FFA members at Moore High School, located about 10 miles south of Oklahoma City, grow produce in an unconventional way. In 2018, Moore FFA launched an impressive aquaponics system: They raise tilapia and bluegill to help nourish carrots, cucumbers, tomatoes, bok choy, peppers, squash, zucchini, and more. “We’re an urban school, so we don’t have traditional livestock programs. Aquaponics is a great way to get our students involved in agriculture,” says Jessica Dunlap, Moore FFA advisor.

Every product of the system goes to good use. At the end of the school year, after picking the produce, students harvest and fillet the fish to take home. “We have a vacuum sealer so students can package the fish and eat that protein at home,” Dunlap says.

Members are responsible for taking care of the entire system, from the fish to the plants. Their system keeps growing; the chapter received Grants for Growing funds last fall that helped purchase more fish, seeds, and water-quality testing supplies.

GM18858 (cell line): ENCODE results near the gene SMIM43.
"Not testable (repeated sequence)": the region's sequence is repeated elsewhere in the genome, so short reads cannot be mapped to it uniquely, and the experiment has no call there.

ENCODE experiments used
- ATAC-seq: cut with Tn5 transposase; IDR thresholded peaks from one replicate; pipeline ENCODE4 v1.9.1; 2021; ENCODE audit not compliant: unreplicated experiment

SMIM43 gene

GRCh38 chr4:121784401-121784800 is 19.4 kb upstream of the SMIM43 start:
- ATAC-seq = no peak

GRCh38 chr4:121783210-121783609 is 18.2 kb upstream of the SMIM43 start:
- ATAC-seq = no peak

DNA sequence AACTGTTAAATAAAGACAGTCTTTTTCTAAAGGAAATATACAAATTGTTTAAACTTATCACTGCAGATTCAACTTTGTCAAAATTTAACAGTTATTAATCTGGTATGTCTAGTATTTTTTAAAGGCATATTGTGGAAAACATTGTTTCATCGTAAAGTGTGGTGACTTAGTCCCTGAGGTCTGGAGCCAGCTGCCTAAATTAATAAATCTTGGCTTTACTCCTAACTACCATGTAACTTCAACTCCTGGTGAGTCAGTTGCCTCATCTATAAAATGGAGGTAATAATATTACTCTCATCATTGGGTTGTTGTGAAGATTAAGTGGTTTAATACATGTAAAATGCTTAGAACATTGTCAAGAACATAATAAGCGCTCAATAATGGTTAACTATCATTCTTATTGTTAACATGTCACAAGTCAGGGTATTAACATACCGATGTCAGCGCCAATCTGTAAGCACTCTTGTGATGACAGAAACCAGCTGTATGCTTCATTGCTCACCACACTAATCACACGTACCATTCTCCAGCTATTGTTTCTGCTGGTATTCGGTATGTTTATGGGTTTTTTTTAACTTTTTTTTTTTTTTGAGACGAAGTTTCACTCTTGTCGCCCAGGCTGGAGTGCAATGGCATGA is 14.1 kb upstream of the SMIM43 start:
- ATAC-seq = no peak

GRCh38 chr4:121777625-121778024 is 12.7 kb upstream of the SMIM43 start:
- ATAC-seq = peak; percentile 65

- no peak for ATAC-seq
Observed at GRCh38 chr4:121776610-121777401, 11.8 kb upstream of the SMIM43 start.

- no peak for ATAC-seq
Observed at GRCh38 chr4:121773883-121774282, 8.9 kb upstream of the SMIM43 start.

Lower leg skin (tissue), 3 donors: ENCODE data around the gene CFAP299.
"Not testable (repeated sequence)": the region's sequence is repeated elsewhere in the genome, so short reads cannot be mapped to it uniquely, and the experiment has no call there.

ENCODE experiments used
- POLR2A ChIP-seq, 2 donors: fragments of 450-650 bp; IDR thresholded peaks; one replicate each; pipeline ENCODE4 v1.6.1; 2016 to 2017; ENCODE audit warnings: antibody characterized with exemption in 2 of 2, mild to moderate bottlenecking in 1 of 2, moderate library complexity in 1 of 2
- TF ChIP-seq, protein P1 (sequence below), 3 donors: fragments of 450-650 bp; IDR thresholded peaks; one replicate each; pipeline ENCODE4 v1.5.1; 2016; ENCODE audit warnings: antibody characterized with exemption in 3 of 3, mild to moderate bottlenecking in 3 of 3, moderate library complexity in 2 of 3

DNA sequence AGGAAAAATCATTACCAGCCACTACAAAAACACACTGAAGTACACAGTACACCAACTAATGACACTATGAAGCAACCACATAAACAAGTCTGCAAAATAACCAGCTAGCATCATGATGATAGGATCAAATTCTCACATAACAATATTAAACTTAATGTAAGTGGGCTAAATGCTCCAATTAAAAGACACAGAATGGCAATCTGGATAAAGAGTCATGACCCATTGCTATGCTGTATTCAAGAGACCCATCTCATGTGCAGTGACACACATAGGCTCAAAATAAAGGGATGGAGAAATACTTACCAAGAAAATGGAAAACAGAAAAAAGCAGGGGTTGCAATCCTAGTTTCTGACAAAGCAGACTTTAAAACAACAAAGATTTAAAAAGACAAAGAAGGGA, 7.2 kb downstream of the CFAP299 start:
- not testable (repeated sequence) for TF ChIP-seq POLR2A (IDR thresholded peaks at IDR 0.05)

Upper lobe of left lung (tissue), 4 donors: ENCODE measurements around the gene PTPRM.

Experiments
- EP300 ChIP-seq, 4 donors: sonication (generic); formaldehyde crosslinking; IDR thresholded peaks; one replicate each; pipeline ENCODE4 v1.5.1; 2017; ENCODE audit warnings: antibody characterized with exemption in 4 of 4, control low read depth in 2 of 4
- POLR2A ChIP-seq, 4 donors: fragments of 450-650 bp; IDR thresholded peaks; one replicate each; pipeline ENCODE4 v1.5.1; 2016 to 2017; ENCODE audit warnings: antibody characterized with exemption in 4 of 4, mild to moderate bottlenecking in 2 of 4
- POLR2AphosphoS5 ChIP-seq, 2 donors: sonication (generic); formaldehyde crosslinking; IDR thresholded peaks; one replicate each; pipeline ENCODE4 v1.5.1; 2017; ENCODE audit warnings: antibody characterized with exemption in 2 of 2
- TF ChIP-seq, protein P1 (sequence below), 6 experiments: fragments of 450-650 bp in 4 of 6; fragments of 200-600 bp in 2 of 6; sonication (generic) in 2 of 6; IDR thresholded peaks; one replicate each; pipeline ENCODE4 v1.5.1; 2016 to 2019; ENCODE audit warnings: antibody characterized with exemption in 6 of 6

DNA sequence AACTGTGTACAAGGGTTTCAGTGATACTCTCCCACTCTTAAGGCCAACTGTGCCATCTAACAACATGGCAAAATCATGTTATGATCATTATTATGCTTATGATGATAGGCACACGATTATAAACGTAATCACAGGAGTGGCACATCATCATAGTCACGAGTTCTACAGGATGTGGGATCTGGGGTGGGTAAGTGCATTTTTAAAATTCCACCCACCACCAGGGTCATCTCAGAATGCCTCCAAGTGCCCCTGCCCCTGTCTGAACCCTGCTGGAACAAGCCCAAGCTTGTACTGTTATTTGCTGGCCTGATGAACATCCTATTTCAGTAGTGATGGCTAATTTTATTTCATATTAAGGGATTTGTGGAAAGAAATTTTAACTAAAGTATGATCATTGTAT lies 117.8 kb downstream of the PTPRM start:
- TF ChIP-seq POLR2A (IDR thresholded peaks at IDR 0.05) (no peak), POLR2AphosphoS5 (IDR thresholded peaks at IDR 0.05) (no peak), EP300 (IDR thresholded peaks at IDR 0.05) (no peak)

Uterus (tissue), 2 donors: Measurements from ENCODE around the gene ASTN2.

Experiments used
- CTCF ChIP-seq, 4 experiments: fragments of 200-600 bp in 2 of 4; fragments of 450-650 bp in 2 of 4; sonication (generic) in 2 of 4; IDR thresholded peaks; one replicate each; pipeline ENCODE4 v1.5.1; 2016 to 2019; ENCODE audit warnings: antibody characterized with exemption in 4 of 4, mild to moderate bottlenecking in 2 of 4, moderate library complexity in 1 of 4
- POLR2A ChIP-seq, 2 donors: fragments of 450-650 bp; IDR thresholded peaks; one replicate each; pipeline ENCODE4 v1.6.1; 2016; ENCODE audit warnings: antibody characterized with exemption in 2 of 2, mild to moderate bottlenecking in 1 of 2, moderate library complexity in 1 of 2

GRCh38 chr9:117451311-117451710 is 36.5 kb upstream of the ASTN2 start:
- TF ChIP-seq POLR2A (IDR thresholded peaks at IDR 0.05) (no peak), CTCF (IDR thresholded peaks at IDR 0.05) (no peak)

Moore FFA members work on their entries for the recipe challenge.
“I challenged students to find a recipe such as a stir fry, and they had 30 minutes to go to the greenhouse, harvest their greens, and execute their entire recipe. Then they got to eat it,” Dunlap says. “They had to incorporate a protein, such as chicken or beef, and they used different kinds of oils. They got super creative.”

The chapter donated leftover produce to faculty and staff at Moore High School. Next year, they hope to raise enough produce to donate to community programs. “Our extra produce was gone within 10 minutes, so we know there is a lot of demand for it,” Dunlap says. “Our goal is to have enough produce to provide for food programs next year. Our school has a backpack food program for kids to take food home. We’d like to be able to provide fresh foods for them.”

Learning to grow food using aquaponics has been an eye-opening experience for members. Crum used what she learned to start her own miniature hydroponics system at home where she grows tomatoes and flowers for her family. “Before we started our aquaponics program, I never even knew it was a possibility to grow food that way,” Crum says. “Seeing this system gave me so many ideas about growing food. I love ag class because I get to grow food and do amazing hands-on work.”

Read the complete article at www.ffa.org.